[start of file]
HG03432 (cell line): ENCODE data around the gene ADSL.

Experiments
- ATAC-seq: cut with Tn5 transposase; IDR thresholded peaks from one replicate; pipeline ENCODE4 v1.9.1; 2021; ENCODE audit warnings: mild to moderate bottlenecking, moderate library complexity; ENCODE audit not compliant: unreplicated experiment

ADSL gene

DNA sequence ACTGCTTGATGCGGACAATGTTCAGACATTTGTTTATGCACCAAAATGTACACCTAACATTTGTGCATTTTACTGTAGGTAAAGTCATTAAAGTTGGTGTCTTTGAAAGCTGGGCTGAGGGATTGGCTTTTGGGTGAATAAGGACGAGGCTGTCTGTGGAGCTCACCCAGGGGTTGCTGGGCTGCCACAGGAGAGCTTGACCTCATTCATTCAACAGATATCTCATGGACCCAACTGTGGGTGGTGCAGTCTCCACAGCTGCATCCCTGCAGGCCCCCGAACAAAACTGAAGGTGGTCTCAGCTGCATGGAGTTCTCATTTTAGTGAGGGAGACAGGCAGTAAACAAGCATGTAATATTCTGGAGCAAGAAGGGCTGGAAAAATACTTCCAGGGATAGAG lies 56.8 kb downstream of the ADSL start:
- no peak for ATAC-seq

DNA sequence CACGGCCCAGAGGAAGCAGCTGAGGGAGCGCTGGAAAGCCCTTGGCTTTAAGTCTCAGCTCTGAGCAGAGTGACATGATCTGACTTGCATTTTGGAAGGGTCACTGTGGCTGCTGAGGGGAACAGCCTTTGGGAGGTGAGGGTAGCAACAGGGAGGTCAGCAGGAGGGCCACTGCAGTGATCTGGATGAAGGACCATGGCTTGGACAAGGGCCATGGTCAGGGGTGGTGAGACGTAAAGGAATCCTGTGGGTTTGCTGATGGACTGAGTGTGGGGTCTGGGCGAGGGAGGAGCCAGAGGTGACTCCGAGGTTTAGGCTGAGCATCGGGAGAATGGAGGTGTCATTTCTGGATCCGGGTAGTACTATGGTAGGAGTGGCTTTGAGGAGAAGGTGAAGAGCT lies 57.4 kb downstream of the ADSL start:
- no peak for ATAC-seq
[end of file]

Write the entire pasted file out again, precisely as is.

HG03432 (cell line): ENCODE data around the gene ADSL.

Experiments
- ATAC-seq: cut with Tn5 transposase; IDR thresholded peaks from one replicate; pipeline ENCODE4 v1.9.1; 2021; ENCODE audit warnings: mild to moderate bottlenecking, moderate library complexity; ENCODE audit not compliant: unreplicated experiment

ADSL gene

DNA sequence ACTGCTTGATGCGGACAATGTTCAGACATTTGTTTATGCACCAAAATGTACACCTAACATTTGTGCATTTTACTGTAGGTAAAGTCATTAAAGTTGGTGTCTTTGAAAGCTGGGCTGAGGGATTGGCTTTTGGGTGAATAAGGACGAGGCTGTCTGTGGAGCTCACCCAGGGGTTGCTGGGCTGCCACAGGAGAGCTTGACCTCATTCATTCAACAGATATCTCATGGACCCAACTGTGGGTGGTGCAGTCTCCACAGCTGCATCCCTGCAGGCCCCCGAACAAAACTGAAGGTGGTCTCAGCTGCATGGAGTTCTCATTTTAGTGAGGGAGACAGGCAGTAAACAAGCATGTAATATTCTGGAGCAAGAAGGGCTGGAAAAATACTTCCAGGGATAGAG lies 56.8 kb downstream of the ADSL start:
- no peak for ATAC-seq

DNA sequence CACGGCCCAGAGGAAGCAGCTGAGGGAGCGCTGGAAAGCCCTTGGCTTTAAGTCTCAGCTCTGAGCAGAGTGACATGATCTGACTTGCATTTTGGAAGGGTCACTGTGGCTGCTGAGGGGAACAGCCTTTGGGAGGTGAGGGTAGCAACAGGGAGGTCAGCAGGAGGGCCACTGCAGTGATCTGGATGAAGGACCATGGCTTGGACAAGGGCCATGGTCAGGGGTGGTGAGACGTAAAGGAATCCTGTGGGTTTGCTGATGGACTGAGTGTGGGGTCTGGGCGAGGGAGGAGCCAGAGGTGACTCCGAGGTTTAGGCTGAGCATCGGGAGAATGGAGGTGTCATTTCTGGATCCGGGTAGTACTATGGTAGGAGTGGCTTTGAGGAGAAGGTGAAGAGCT lies 57.4 kb downstream of the ADSL start:
- no peak for ATAC-seq